This past February, I wrote a post for this blog called “Songbooks & Sheet Music.” One of the songbooks I mentioned was Jerry Silverman’s Folk Song Encyclopedia, Volume 2, a priceless publication that I purchased in Portland, Maine probably in the 1980’s. One of the many songs that I learned over the years from the pages of that collection was “Deep River Blues.”
I don’t remember how long it took, but with that lead sheet to follow and Doc Watson’s inspirational version of the song in my ears, I eventually came up with my own arrangement of this wonderful old song.
(To hear my 2004 recording of the song, click on the blue link above. Wait for it!)
I even went so far as to write out a transcription of my arrangement, thinking that it would come in handy for use in my guitar teaching. (And it has!)
(If you would like to see Page 2 of this transcription, see my post of May 19, 2018.)
As a matter of fact, a very talented young student of mine started learning my arrangement of “Deep River Blues” two weeks ago. In doing a bit of preparation for her lesson, I did some research on-line and in my home library and I learned a few things about “Deep River Blues” that I probably should have known all along.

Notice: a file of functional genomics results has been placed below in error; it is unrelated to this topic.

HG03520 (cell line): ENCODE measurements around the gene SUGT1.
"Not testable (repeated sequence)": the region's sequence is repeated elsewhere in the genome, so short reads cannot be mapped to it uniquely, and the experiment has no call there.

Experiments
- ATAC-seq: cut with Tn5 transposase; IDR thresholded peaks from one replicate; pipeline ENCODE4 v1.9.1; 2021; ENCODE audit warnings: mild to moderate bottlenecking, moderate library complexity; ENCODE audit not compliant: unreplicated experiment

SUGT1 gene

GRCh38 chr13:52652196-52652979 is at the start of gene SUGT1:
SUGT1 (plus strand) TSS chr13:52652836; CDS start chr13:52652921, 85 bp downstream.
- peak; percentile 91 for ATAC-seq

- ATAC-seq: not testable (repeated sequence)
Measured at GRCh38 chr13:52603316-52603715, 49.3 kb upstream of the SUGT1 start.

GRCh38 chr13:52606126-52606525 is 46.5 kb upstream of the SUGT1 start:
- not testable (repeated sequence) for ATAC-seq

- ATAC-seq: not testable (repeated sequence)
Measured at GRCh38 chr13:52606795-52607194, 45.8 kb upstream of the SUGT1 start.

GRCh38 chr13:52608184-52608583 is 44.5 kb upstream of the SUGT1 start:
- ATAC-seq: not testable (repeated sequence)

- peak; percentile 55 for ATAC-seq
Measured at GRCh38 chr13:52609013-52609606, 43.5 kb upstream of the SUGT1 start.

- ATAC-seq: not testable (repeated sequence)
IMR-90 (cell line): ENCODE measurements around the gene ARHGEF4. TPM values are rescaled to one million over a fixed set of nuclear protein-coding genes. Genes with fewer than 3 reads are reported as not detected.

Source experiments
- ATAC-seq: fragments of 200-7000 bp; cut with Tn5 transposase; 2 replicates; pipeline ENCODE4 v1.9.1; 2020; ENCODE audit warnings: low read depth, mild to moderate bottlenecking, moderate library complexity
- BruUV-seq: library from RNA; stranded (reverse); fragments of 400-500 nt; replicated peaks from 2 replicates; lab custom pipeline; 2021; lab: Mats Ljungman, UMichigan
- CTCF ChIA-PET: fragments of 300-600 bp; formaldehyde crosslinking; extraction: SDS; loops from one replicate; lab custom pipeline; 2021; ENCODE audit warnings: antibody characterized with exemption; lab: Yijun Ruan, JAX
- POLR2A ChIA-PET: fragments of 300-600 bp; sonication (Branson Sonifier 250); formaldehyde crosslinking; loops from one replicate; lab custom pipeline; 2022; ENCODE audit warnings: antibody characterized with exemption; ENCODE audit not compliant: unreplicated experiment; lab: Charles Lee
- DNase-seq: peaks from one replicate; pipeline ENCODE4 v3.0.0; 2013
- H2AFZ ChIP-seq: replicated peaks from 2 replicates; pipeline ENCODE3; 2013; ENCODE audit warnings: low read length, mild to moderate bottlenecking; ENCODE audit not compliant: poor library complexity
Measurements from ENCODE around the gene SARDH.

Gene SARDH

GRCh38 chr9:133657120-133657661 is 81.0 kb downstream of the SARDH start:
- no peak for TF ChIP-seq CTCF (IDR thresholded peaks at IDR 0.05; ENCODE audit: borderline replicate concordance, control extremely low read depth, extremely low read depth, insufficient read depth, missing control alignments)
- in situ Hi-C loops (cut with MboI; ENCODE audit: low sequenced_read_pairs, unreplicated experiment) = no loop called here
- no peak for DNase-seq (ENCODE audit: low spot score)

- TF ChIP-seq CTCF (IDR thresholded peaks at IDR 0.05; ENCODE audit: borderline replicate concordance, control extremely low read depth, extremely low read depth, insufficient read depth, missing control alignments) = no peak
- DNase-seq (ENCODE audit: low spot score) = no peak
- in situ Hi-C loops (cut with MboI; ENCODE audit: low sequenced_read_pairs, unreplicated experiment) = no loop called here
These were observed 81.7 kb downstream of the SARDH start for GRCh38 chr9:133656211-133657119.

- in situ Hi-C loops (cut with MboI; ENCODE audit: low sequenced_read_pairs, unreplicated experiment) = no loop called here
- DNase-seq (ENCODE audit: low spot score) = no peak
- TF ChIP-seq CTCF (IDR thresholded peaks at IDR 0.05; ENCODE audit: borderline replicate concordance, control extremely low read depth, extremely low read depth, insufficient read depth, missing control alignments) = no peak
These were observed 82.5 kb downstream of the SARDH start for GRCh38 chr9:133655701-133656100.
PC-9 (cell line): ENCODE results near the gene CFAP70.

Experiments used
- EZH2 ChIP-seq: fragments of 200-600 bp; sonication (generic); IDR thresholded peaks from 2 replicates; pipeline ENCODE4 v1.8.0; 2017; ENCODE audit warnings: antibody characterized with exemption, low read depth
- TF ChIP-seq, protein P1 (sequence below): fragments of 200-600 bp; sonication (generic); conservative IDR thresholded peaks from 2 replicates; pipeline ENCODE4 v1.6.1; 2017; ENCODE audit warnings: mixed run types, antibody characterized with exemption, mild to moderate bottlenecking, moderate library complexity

“Deep River Blues” is based on a song recorded by The Delmore Brothers back in 1933 called “I’ve Got Them Big River Blues.” In the songbook The Songs of Doc Watson (1971, Oak Publications), Doc writes about “Deep River Blues”: “This blues was introduced to me in the late thirties by a Delmore Brothers recording. When I first began to hear the tune, I was fascinated by the sounds they got out of the little tenor guitar – the four string – and the regular flattop box. I never could figure a way to get even a resemblance of the sound that they got until I began to hear Merle Travis pick the guitar.”
Here is that Delmore Brothers recording.
If you haven’t had enough “Deep River Blues,” you can watch and listen to a 1991 video of Doc Watson himself playing and singing the song as part of my May 30, 2012 post “So Long, Doc.”
As always, my motto is: “Good music doesn’t get old.”